Take a non-degenerate polygon with side lengths $\{a_1,\dots,a_n\}$ in a convex configuration. What is the condition on the $a_i$'s so that the polygon can be turned inside out by a continuous motion that preserves the side lengths.

For example any triangle cannot be, but the unit square and unit hexagon can be, since you can collapse both to form a degenerate shape with zero area. A four sided figure can sometimes be inverted, sometimes not if the smallest side is too small.

Just working out the four sided figure could be interesting I think.

I suspect that it is possible iff you can find a configuration of zero area, where the area is defined as $\frac{1}{2}(x_1y_2-x_2y_1+x_2y_3-x_3y_2+\dots+x_ny_1-x_1y_n)$ where the $(x_i,y_i)$ are vertices of the polygon with i increasing from 1 to n as you progress around the polygon in order. It is trivial that if a deformation exists the area must change sign and hence be zero but the reverse implication may be more challenging. (Of course this doesn't solve the problem as this is not a condition on the side lengths but might be a useful observation).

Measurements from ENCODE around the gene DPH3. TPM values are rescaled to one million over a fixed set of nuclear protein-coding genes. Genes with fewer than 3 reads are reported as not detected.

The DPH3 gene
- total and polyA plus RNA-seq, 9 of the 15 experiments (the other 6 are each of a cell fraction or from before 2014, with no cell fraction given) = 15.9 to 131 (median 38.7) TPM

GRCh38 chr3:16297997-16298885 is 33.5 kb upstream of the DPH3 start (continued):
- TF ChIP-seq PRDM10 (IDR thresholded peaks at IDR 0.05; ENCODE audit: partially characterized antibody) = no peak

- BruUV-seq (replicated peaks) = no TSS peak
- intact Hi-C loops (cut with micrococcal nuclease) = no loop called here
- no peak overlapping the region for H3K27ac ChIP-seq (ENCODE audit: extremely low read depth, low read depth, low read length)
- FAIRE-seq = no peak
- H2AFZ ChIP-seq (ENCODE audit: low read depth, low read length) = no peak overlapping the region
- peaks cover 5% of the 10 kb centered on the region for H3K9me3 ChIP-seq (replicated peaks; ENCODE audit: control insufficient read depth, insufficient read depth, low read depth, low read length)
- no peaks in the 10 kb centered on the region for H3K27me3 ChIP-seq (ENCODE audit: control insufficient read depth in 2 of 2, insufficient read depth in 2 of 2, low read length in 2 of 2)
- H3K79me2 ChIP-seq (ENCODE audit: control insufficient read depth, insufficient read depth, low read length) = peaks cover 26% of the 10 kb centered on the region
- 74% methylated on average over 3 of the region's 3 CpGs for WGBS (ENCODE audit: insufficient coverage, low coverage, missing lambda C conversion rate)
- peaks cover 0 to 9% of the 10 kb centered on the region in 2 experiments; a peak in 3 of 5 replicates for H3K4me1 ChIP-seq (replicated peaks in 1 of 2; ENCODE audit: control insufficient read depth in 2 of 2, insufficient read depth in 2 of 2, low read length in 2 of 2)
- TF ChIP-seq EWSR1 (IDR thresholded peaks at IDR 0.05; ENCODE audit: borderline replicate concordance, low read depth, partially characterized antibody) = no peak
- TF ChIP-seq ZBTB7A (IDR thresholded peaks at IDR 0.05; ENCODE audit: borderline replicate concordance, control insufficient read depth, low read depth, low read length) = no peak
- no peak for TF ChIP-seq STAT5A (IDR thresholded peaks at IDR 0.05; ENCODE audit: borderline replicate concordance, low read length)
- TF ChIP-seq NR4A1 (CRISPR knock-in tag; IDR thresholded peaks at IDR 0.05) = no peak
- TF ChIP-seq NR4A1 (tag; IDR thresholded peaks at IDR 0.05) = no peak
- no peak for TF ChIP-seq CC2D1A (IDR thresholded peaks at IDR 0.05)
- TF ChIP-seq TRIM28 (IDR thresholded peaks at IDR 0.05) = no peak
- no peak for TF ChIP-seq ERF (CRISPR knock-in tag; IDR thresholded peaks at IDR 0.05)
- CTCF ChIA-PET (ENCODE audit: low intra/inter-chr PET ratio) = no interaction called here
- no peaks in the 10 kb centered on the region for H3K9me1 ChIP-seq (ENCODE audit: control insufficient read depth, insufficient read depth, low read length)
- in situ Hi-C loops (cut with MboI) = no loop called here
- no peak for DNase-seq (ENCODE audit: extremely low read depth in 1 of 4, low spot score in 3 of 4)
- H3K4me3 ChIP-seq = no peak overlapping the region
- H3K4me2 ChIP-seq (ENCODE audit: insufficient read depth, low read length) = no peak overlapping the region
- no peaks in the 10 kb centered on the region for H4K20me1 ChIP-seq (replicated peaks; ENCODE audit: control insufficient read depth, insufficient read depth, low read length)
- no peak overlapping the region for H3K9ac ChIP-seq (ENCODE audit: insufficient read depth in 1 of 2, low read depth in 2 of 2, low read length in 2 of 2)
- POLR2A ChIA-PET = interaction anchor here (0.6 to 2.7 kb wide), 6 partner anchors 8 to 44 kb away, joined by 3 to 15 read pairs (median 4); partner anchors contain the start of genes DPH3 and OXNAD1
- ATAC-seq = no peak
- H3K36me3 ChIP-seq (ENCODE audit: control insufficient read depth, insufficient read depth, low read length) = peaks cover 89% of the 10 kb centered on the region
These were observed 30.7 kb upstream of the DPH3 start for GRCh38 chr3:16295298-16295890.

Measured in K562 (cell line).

**Update:** My conjecture that you can invert a polygon iff you can deform it into a configuration of zero area is incorrect due to the following counterexample based on the figure included in Joseph O'Rourke's answer:

The polygon on the left has 3 side lengths $\frac{1}{\sqrt 3}$ and $1+\frac{2}{\sqrt 3}$ and hence does not satisfy the criteria in the paper because $$2(1+\frac{2}{\sqrt 3})>(1+\frac{2}{\sqrt 3})+\frac{3}{\sqrt 3}.$$ However you can deform the left configuration into the one on the right which has zero area.

In addition you can slightly increase the short sides AB, CD, EF to create a negative area on the right configuration but still not satisfy the criteria for inversion. Therefore we cannot modify the conjecture to the obvious one that there must be mutually deformable configurations of both strictly positive and strictly negative area.

Therefore the two equivalence classes of configurations for a polygon that doesn't satisfy the criteria must sometimes contain a mixture of positive and negative area configurations.

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